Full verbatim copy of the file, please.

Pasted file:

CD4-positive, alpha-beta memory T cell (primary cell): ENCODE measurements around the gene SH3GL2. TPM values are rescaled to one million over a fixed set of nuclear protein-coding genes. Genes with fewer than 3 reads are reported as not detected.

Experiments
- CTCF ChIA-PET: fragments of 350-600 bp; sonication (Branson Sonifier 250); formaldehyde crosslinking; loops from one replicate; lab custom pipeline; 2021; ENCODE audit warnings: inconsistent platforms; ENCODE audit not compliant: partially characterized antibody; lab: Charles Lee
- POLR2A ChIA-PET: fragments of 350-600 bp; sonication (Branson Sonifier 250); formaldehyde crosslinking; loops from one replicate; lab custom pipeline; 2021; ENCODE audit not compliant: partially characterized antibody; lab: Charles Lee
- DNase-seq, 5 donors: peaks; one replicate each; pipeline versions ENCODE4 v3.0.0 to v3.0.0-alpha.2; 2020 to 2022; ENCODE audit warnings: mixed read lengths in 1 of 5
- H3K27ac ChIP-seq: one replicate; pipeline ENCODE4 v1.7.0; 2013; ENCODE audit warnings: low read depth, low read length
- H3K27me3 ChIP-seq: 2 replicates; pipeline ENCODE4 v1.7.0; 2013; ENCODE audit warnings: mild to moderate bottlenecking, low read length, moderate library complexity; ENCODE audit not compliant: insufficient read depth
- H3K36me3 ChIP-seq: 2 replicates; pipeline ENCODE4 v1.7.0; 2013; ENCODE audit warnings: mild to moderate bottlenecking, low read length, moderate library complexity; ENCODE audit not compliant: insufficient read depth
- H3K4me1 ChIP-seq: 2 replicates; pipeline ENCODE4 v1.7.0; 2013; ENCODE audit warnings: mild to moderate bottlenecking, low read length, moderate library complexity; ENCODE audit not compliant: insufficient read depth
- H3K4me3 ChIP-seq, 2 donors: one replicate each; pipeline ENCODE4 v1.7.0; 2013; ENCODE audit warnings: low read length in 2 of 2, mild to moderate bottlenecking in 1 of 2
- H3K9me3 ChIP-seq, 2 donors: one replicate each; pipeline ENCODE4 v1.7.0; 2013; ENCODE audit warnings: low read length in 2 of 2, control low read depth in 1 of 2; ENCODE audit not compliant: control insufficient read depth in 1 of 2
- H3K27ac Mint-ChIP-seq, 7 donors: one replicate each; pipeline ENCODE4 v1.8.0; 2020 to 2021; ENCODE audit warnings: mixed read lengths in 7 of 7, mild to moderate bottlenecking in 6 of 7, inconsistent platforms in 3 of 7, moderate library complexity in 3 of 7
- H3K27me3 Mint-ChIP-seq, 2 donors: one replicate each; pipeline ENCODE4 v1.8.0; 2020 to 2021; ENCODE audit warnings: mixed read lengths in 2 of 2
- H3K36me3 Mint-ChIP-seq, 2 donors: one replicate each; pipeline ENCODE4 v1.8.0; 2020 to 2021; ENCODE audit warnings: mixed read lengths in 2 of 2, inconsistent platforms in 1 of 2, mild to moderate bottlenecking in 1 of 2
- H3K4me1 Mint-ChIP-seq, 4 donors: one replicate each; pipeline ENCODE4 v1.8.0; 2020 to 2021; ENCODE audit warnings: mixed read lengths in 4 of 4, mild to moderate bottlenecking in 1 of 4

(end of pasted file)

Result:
CD4-positive, alpha-beta memory T cell (primary cell): ENCODE measurements around the gene SH3GL2. TPM values are rescaled to one million over a fixed set of nuclear protein-coding genes. Genes with fewer than 3 reads are reported as not detected.

Experiments
- CTCF ChIA-PET: fragments of 350-600 bp; sonication (Branson Sonifier 250); formaldehyde crosslinking; loops from one replicate; lab custom pipeline; 2021; ENCODE audit warnings: inconsistent platforms; ENCODE audit not compliant: partially characterized antibody; lab: Charles Lee
- POLR2A ChIA-PET: fragments of 350-600 bp; sonication (Branson Sonifier 250); formaldehyde crosslinking; loops from one replicate; lab custom pipeline; 2021; ENCODE audit not compliant: partially characterized antibody; lab: Charles Lee
- DNase-seq, 5 donors: peaks; one replicate each; pipeline versions ENCODE4 v3.0.0 to v3.0.0-alpha.2; 2020 to 2022; ENCODE audit warnings: mixed read lengths in 1 of 5
- H3K27ac ChIP-seq: one replicate; pipeline ENCODE4 v1.7.0; 2013; ENCODE audit warnings: low read depth, low read length
- H3K27me3 ChIP-seq: 2 replicates; pipeline ENCODE4 v1.7.0; 2013; ENCODE audit warnings: mild to moderate bottlenecking, low read length, moderate library complexity; ENCODE audit not compliant: insufficient read depth
- H3K36me3 ChIP-seq: 2 replicates; pipeline ENCODE4 v1.7.0; 2013; ENCODE audit warnings: mild to moderate bottlenecking, low read length, moderate library complexity; ENCODE audit not compliant: insufficient read depth
- H3K4me1 ChIP-seq: 2 replicates; pipeline ENCODE4 v1.7.0; 2013; ENCODE audit warnings: mild to moderate bottlenecking, low read length, moderate library complexity; ENCODE audit not compliant: insufficient read depth
- H3K4me3 ChIP-seq, 2 donors: one replicate each; pipeline ENCODE4 v1.7.0; 2013; ENCODE audit warnings: low read length in 2 of 2, mild to moderate bottlenecking in 1 of 2
- H3K9me3 ChIP-seq, 2 donors: one replicate each; pipeline ENCODE4 v1.7.0; 2013; ENCODE audit warnings: low read length in 2 of 2, control low read depth in 1 of 2; ENCODE audit not compliant: control insufficient read depth in 1 of 2
- H3K27ac Mint-ChIP-seq, 7 donors: one replicate each; pipeline ENCODE4 v1.8.0; 2020 to 2021; ENCODE audit warnings: mixed read lengths in 7 of 7, mild to moderate bottlenecking in 6 of 7, inconsistent platforms in 3 of 7, moderate library complexity in 3 of 7
- H3K27me3 Mint-ChIP-seq, 2 donors: one replicate each; pipeline ENCODE4 v1.8.0; 2020 to 2021; ENCODE audit warnings: mixed read lengths in 2 of 2
- H3K36me3 Mint-ChIP-seq, 2 donors: one replicate each; pipeline ENCODE4 v1.8.0; 2020 to 2021; ENCODE audit warnings: mixed read lengths in 2 of 2, inconsistent platforms in 1 of 2, mild to moderate bottlenecking in 1 of 2
- H3K4me1 Mint-ChIP-seq, 4 donors: one replicate each; pipeline ENCODE4 v1.8.0; 2020 to 2021; ENCODE audit warnings: mixed read lengths in 4 of 4, mild to moderate bottlenecking in 1 of 4